At a glance.
- Conti rebranding during ransomware campaign against Costa Rica.
- PayOrGrief is a rebranded DoppelPaymer.
- Indiscriminate and counterproductive hacktivism in Sri Lanka.
- BLE exploit proof-of-concept.
- Report: cyberattacks over Nile dam.
- Chaos declares for Russia.
- CISA warnings.
- Fraudulent liquidity mining.
- Chinese cyberespionage against Russian aerospace sector.
- Strapi vulnerability fixed.
- Cyrpters in the C2C market.
- Ransomware at Nikkei Asia.
- Crime and punishment.
- Policies, procurements, and agency equities.
Conti rebranding in the midst of Costa Rica ransomware attack.
BleepingComputer reports that Conti may be breaking into smaller gangs and rebranding itself in the process. Researchers at Advanced Intel Thursday tweeted that, while some of Conti’s public-facing sites (like the Conti News dump site and its negotiation portal) remain up, the group’s Tor infrastructure has been shuttered, in which case its attack on Costa Rica may amount to misdirection.
Reuters reports that the number of Costa Rican organizations affected by Conti's ransomware attack has now grown to twenty-seven. Recently elected President Rodrigo Chaves has said that nine institutions, most of them governmental, were heavily affected, and that the attacks were having an "enormous" impact on foreign trade and tax collection, and the country is also having difficulty paying its employees.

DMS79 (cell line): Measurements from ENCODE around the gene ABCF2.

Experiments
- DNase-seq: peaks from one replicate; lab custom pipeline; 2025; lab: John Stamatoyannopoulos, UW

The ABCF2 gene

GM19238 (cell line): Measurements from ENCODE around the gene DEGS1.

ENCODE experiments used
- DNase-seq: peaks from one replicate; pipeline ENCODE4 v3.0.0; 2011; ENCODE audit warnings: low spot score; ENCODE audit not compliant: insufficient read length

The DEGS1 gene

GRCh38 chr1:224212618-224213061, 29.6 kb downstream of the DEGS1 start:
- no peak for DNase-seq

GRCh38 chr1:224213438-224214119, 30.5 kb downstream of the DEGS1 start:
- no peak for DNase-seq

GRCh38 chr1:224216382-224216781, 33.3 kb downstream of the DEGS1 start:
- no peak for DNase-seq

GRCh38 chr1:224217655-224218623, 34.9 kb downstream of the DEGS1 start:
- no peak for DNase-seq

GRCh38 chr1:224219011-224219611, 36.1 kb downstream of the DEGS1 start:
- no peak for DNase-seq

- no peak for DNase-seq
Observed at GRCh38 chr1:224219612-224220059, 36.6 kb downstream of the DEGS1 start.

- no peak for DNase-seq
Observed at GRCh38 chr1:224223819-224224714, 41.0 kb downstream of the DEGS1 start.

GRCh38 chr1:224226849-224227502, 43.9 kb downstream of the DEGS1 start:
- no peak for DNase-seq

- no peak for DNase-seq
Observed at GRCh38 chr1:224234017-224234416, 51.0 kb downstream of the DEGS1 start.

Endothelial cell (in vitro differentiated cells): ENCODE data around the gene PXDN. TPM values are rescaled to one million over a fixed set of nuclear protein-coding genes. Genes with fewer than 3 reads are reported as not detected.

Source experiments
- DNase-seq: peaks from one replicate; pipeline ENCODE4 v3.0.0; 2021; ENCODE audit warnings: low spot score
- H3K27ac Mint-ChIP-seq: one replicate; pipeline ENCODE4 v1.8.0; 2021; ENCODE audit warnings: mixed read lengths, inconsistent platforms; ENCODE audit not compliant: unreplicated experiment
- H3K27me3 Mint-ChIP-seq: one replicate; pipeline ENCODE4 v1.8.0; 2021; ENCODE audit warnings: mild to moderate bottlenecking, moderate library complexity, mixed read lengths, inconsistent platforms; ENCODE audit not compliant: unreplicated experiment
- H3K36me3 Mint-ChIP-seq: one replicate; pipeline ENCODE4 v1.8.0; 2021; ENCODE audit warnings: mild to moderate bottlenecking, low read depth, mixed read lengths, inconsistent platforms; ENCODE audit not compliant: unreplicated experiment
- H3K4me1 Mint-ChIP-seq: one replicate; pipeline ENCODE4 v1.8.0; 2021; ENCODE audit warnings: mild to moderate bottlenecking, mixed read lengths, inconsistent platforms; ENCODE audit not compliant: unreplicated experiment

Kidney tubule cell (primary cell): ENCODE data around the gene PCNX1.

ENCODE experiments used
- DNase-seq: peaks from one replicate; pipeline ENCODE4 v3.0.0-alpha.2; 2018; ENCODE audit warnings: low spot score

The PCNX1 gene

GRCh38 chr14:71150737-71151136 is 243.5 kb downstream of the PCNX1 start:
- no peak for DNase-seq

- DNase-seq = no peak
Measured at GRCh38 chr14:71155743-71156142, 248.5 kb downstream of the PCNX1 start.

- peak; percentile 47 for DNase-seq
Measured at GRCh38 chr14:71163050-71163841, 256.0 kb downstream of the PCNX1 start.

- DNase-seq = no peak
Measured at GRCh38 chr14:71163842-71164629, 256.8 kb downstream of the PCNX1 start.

And, by the way, the ransom demand has gone up to $20 million, and (somewhat irrelevantly) US President Biden is a "terrorist." Costa Rica has refused to pay the ransom, but continues to work to restore services, as Conti woofs about seeking to foment an insurrection in Costa Rica to help force payment.
A communiqué from the group, reproduced by Tech Monitor, said, "We have our insiders in your government, I recommend that your responsible contact UNC1756, there is less than a week left when we destroy your keys, we are also working on gaining access to your other systems, you have no other options but to pay us, we know that you have hired a data recovery specialist, don't try to find workarounds, I communicate with everyone in this business, I have insiders even in your government! I once again appeal to the residents of Costa Rica to go out on the street and demand payment You're just forcing us to use terrible methods Another attempt to get in touch through other services will be punished by deleting the key."
The reference to UNC1756 is just made-up gasconade, since there's no record of activity under this particular classification, but CyberScoop reports that Costa Rica's President Rodrigo Chaves has led credence to the claim that Conti's getting some local help. “There are very clear indications that people inside the country are collaborating with Conti,” the president said, but, citing national security, declined to give details.